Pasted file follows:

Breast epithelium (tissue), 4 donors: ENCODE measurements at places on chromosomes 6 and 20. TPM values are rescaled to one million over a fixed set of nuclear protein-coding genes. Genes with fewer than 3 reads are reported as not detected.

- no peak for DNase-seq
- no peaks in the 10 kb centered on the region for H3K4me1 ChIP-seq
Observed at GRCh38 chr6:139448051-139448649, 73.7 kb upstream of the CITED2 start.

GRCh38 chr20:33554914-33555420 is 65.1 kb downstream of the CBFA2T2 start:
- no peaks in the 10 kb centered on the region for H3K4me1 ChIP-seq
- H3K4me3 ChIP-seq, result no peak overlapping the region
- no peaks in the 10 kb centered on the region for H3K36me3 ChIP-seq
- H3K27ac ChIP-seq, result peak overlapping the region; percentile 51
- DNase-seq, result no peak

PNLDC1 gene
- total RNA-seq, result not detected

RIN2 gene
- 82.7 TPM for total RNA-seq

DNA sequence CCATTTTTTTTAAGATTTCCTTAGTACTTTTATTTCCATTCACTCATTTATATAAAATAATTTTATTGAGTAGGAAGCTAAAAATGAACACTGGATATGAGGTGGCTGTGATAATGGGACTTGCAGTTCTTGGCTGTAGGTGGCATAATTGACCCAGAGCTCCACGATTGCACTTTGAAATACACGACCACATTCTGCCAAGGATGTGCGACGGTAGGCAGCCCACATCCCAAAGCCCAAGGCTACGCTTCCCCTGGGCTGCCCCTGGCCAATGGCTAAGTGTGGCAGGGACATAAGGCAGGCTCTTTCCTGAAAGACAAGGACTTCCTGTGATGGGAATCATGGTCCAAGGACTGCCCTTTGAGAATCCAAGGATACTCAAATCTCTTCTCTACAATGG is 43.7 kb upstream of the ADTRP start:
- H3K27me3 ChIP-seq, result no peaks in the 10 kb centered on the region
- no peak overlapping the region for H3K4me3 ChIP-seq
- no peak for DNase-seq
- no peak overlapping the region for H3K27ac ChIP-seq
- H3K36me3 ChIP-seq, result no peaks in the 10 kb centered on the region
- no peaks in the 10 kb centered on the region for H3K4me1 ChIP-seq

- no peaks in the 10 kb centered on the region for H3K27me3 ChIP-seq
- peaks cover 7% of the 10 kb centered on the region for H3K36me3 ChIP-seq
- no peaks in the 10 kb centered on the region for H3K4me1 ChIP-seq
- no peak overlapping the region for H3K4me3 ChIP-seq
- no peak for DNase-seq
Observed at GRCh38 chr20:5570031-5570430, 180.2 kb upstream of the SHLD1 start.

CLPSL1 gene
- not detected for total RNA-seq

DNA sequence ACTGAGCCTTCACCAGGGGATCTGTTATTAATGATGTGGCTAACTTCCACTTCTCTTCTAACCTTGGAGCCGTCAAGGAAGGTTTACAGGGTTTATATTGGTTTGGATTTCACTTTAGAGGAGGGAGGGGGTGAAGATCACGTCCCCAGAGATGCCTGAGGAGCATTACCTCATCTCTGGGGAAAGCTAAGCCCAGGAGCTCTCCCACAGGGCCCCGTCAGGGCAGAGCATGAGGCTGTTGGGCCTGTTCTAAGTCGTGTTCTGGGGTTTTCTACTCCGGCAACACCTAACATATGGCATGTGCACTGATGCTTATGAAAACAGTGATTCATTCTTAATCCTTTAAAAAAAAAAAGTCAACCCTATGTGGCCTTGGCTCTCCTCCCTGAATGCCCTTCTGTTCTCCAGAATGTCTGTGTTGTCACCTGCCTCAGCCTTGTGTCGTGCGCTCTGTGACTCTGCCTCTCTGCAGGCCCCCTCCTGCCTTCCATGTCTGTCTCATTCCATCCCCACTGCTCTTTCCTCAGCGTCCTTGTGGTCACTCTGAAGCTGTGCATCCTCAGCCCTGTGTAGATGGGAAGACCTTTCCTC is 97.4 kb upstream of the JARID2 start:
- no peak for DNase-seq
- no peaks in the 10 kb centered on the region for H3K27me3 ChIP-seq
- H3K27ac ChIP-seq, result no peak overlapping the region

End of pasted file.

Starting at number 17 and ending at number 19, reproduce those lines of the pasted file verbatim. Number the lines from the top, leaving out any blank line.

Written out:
- no peak overlapping the region for H3K4me3 ChIP-seq
- no peak for DNase-seq
- no peak overlapping the region for H3K27ac ChIP-seq